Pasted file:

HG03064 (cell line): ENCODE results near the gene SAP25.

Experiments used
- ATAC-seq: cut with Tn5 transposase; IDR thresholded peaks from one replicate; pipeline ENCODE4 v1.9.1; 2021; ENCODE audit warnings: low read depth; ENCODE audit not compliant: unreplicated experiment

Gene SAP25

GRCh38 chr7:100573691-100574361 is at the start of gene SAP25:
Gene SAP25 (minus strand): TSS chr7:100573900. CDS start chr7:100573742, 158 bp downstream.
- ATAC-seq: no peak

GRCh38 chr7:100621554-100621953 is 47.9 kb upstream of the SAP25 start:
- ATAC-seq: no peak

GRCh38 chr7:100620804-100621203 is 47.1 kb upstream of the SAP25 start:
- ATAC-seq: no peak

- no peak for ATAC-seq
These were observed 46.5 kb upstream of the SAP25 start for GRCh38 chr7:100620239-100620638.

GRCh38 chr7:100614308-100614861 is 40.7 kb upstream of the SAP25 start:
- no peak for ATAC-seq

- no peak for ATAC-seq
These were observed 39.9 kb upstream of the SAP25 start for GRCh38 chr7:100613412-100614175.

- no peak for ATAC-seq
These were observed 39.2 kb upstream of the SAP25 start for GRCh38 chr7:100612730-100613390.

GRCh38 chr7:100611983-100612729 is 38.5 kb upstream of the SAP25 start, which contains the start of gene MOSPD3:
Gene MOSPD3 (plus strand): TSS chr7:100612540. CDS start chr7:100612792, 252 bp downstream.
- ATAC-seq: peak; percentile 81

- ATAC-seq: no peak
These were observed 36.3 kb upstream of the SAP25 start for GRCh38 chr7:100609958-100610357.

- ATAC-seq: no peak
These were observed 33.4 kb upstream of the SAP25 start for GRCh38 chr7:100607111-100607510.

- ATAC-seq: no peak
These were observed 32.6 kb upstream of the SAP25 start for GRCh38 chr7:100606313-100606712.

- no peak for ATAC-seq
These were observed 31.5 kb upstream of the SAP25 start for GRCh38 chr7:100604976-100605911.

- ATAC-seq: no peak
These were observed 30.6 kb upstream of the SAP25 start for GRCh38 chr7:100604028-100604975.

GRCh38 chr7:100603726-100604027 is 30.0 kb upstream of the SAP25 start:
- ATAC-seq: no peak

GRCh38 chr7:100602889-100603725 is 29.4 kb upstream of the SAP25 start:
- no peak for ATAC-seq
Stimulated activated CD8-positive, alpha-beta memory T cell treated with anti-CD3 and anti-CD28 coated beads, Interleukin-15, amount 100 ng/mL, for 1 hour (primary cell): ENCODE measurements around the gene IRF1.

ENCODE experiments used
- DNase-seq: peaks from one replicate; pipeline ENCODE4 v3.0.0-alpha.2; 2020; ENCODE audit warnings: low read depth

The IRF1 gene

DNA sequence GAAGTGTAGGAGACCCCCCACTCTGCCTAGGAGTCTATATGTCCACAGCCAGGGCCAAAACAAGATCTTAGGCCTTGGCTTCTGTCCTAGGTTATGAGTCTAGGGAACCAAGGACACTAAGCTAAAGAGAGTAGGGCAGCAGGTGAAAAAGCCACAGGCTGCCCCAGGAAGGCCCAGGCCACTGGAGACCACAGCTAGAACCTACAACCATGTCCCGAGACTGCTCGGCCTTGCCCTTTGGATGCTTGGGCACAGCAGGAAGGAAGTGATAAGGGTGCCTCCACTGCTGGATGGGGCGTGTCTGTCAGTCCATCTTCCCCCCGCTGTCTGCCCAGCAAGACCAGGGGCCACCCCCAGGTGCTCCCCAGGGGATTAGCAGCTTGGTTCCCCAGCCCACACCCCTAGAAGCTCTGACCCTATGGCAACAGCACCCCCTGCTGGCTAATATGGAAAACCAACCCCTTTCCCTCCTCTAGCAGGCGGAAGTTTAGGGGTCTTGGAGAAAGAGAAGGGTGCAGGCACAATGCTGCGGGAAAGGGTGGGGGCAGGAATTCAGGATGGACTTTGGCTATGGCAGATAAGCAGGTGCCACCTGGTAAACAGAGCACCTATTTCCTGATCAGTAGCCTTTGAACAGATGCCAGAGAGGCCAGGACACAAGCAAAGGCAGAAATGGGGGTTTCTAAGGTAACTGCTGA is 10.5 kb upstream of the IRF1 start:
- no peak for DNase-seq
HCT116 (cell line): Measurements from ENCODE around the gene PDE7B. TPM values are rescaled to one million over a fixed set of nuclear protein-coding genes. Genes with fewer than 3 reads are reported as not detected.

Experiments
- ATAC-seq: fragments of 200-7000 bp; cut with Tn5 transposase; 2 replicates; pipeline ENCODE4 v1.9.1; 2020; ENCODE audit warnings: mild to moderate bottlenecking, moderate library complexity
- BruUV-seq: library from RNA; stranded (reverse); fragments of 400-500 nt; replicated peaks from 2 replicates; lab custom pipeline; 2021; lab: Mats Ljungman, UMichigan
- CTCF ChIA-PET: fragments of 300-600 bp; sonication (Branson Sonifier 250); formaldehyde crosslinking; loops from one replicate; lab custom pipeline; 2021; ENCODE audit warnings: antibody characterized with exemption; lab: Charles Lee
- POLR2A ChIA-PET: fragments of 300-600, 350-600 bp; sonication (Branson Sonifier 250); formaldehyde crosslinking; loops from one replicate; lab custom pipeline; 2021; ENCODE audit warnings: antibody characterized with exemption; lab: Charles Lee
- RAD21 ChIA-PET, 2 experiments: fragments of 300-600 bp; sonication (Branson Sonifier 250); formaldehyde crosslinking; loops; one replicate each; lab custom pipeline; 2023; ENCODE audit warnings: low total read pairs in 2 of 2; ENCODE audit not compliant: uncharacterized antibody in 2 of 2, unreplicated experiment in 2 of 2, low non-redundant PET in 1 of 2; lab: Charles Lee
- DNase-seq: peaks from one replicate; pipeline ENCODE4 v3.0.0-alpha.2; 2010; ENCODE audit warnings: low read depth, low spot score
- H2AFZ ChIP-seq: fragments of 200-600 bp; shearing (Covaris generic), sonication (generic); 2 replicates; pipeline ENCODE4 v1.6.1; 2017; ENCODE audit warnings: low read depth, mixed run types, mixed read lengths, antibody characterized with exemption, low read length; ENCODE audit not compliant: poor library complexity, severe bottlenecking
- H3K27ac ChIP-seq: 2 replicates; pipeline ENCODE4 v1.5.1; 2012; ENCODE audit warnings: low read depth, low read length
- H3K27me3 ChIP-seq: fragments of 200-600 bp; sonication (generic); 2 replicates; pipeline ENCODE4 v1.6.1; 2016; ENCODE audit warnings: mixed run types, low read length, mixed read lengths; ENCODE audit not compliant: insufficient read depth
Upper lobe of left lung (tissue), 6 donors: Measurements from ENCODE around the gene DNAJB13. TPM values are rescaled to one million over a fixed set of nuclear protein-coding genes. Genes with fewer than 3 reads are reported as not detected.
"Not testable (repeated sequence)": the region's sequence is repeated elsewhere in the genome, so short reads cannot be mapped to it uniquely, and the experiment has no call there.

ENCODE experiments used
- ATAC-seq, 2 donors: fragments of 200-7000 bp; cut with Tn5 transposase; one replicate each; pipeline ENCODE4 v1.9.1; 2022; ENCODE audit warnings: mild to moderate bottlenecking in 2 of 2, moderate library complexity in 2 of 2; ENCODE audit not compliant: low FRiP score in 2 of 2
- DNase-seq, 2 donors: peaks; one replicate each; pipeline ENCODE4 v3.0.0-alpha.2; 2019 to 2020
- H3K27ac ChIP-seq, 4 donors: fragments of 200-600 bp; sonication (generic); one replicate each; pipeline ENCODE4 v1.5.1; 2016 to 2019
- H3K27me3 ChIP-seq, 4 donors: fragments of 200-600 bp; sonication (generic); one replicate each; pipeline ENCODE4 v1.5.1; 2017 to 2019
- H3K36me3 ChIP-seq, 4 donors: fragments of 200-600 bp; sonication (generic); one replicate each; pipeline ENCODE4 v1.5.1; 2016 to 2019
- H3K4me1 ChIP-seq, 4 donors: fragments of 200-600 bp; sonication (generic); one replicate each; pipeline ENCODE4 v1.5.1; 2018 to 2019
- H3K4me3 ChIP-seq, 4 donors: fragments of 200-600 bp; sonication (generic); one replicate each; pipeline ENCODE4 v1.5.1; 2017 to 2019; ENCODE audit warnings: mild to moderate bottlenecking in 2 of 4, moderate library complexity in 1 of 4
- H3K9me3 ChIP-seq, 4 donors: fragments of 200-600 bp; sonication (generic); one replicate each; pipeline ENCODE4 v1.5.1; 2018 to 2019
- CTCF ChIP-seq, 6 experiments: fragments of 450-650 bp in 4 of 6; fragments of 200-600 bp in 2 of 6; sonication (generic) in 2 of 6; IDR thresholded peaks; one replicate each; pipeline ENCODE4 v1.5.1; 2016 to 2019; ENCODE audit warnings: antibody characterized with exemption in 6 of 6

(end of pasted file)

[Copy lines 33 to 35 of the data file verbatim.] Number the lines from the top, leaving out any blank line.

GRCh38 chr7:100603726-100604027 is 30.0 kb upstream of the SAP25 start:
- ATAC-seq: no peak

GRCh38 chr7:100602889-100603725 is 29.4 kb upstream of the SAP25 start: